What became law Monday?

By Steve Wilson
July 2, 2019

Most of the 366 bills passed by the Mississippi legislature in this year’s session and signed by Gov. Phil Bryant become law on July 1.

Here’s everything of interest that is now law:

Good bills that became law

House Bill 1205 prohibits state agencies from requesting or releasing donor information on charitable groups organized under section 501 of federal tax law. The bill was sponsored by state Rep. Jerry Turner (R-Baldwyn).

HB 1352 is sponsored by state Rep. Jason White (R-West) and is known as the Criminal Justice Reform Act. The bill eliminates obstacles for the formerly incarcerated to find work, prevents driver’s license suspensions for controlled substance violations and unpaid legal fees and fines and updates drug court laws to allow for additional types of what are known as problem solving courts. 

SB 2781, known as Mississippi Fresh Start Act, was sponsored by state Sen. John Polk (R-Hattiesburg). This bill eliminated the practice of “good character” or “moral turpitude” clauses from occupational licensing regulations, which prohibit ex-felons from receiving an occupational license and starting a new post-incarceration career. 

The bill died for a time in the Senate on March 28, when the first conference report was rejected by the Senate. However, a motion to reconsider kept the bill alive and it was recommitted for further conference. The resulting second compromise was accepted by both chambers on the session’s final day and was signed into law by Gov. Phil Bryant.

SB 2901, known as the Landowner Protection Act, exempts property owners and their employees from civil liability if a third party injures someone else on their property. 

The bill was sponsored by state Sen. Josh Harkins (R-Flowood). The version signed by the governor on March 29 allows civil litigation against property owners due to negligence based on the condition of the property or activities on the property where an injury took place. This was a major point of contention during debate over the bill.

HB 1613, also known as the Children’s Promise Act, allows an $8 million income tax credit for donations to charitable organizations that help children in need. The credit would increase the cap on individual tax credits from $1 million to $3 million and create a $5 million business tax credit.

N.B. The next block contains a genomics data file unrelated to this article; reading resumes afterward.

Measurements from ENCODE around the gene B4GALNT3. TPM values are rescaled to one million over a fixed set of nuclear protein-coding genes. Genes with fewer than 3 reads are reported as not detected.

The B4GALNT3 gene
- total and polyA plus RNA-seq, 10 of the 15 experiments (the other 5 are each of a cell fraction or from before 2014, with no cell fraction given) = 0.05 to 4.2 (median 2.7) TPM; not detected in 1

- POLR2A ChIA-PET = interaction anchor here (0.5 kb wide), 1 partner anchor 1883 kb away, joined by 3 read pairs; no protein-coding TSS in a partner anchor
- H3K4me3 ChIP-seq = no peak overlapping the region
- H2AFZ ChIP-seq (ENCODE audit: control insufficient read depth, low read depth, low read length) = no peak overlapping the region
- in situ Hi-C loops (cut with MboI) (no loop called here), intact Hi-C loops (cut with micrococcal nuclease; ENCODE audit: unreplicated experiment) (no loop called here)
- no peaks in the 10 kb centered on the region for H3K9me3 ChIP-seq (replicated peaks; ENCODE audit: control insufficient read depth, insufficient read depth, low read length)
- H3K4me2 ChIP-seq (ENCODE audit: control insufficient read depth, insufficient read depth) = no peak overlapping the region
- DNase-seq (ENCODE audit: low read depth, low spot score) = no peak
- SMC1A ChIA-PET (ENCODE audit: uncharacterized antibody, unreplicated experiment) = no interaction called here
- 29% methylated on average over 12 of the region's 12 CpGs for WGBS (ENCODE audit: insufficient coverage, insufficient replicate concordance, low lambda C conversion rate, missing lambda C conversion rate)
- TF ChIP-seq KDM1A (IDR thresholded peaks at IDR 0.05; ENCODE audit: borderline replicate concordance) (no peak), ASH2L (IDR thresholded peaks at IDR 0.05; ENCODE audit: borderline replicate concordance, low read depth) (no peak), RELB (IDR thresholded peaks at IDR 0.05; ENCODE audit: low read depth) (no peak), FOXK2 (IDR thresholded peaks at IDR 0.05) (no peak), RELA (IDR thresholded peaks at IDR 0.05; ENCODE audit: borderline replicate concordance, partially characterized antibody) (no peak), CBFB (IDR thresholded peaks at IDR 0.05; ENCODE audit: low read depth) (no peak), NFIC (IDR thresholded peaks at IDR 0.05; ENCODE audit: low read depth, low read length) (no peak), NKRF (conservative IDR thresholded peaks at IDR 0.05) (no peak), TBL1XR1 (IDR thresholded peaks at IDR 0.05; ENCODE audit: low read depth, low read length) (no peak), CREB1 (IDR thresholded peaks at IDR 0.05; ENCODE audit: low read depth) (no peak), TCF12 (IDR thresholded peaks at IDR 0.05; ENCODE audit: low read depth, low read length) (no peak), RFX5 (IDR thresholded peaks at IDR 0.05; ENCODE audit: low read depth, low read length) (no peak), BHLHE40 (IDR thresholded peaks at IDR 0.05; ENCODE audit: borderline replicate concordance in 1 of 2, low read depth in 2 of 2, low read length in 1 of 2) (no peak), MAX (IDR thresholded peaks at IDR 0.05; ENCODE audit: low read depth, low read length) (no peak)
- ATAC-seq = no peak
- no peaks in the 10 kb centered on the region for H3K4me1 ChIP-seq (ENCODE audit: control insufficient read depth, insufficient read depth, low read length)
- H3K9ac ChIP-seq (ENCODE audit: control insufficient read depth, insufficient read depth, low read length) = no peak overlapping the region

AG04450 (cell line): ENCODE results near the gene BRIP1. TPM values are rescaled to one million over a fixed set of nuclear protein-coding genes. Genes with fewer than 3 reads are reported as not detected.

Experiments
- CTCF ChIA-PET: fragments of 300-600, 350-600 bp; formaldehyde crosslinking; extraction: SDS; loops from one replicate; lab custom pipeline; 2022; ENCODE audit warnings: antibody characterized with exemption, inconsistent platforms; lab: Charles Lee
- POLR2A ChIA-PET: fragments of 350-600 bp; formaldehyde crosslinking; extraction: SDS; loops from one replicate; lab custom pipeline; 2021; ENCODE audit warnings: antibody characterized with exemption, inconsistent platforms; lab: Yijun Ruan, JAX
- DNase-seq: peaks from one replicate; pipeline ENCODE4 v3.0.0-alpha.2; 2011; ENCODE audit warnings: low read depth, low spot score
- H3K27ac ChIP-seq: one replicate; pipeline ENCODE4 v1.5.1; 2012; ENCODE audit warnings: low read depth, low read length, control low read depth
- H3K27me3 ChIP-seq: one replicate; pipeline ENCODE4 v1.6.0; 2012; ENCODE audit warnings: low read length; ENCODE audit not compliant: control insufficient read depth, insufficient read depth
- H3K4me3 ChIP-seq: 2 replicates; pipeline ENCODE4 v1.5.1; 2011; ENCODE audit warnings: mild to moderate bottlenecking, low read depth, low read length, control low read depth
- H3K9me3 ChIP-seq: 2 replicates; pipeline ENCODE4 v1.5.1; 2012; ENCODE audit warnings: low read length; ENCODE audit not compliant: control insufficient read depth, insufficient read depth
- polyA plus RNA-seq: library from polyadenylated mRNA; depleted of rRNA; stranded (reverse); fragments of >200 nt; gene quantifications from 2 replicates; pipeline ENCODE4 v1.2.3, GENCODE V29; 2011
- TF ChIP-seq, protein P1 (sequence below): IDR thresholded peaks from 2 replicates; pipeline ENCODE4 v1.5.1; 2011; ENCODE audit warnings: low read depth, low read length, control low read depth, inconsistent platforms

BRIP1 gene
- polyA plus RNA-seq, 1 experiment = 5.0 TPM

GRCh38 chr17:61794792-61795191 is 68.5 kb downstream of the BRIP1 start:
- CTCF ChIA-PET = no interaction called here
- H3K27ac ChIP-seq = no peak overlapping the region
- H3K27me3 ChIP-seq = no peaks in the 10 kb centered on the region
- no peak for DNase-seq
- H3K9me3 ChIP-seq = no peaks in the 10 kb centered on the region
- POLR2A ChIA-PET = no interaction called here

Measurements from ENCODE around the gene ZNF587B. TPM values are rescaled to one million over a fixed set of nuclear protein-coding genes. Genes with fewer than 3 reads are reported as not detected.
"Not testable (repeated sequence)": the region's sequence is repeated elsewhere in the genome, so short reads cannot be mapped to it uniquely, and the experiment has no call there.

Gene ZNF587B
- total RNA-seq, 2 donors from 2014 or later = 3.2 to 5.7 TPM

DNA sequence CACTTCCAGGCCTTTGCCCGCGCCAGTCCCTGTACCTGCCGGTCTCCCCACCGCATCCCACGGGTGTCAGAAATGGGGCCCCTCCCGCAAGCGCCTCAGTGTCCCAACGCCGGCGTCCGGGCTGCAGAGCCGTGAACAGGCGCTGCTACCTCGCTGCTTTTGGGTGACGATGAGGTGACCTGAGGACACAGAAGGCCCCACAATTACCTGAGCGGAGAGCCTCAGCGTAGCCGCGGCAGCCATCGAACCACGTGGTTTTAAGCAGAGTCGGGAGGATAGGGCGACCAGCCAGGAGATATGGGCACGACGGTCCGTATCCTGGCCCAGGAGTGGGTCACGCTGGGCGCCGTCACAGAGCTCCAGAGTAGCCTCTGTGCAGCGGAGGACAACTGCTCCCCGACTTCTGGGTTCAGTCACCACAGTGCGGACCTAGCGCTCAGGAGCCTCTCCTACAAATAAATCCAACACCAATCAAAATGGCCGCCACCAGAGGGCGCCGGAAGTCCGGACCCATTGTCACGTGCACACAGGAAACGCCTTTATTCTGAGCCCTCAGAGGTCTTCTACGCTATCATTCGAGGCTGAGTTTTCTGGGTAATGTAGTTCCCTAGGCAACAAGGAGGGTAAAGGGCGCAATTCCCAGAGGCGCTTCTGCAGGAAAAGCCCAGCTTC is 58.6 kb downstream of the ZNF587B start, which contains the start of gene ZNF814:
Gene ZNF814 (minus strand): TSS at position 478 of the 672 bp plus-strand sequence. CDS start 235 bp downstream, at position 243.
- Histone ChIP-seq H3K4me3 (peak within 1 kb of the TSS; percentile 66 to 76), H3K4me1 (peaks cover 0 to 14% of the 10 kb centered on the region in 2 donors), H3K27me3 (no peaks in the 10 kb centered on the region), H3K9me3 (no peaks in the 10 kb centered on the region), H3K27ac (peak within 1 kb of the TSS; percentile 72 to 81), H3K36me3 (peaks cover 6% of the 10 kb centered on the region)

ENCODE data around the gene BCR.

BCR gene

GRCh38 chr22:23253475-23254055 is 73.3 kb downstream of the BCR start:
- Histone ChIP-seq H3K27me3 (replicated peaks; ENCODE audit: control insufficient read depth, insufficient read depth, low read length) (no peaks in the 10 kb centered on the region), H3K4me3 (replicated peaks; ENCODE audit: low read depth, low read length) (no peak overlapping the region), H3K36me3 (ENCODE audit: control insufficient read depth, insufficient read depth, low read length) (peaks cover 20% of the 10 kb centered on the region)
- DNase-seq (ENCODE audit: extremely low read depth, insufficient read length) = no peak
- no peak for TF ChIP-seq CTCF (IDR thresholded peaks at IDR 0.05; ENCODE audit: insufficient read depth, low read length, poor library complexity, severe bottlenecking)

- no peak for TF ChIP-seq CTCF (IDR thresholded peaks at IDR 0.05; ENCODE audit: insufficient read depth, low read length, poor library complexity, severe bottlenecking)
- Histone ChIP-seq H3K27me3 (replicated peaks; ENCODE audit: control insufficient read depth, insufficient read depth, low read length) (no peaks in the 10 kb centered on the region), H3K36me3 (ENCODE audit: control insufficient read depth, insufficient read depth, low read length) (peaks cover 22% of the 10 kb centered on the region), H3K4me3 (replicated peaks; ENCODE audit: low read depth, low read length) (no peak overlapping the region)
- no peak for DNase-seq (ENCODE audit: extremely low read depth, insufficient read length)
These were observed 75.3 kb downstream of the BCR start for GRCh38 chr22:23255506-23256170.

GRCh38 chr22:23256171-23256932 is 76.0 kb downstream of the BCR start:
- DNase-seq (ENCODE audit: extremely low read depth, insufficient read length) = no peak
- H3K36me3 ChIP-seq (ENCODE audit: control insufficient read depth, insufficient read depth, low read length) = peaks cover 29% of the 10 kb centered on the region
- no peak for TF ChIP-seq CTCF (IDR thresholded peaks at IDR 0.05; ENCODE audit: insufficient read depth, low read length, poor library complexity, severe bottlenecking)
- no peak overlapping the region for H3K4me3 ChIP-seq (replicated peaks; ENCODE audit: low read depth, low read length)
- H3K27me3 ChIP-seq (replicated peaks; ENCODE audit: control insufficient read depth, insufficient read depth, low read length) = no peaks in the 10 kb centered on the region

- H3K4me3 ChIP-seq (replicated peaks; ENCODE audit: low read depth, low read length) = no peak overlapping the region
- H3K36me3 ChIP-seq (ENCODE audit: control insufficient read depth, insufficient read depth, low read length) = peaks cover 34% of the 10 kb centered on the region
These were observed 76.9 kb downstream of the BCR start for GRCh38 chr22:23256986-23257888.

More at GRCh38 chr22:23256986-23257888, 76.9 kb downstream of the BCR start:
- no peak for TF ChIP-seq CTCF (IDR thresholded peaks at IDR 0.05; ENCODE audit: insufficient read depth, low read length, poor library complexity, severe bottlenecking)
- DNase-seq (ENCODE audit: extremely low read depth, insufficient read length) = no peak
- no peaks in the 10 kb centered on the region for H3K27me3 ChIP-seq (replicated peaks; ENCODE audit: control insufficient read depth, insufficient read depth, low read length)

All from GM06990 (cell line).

Senate Concurrent Resolution 596 made Mississippi the 15th state to call for a Convention of the States authorized under Article V of the U.S. Constitution. The resolution was approved by the Senate and passed the House on March 27.

For a Convention of the States to occur, 34 state legislatures would have to pass similar resolutions.

Ugly bills that became law

HB 1612 authorized municipalities to create special improvement assessment districts that will be authorized to levy up to 6 mills of property tax (the amount per $1,000 of assessed value of the property) to fund parks, sidewalks, streets, planting, lighting, fountains, security enhancements and even private security services. The tax will require the approval of 60 percent of property owners in the district.

The Senate amended the bill so it only applies to Jackson (cities with a population of 150,000 or more).

SB 2603 reauthorized motion picture and television production incentives for non-resident employees that expired in 2017. The bill, as originally written, capped incentives to out-of-state production companies at $10 million. This was reduced in conference to $5 million and it was signed by the governor on March 28.

HB 1283 is better known as the "Mississippi School Safety Act of 2019.” Controversially, it requires school districts to develop and conduct an active shooter drill within the first 60 days of the start of each semester. 

It also establishes a monitoring center connected with federal data systems with three regional analysts monitoring social media for threats. 

The bill also creates a pilot program for six school districts with a curriculum for children in kindergarten through fifth grade with “skills for managing stress and anxiety.” The pilot plan would be federally funded.


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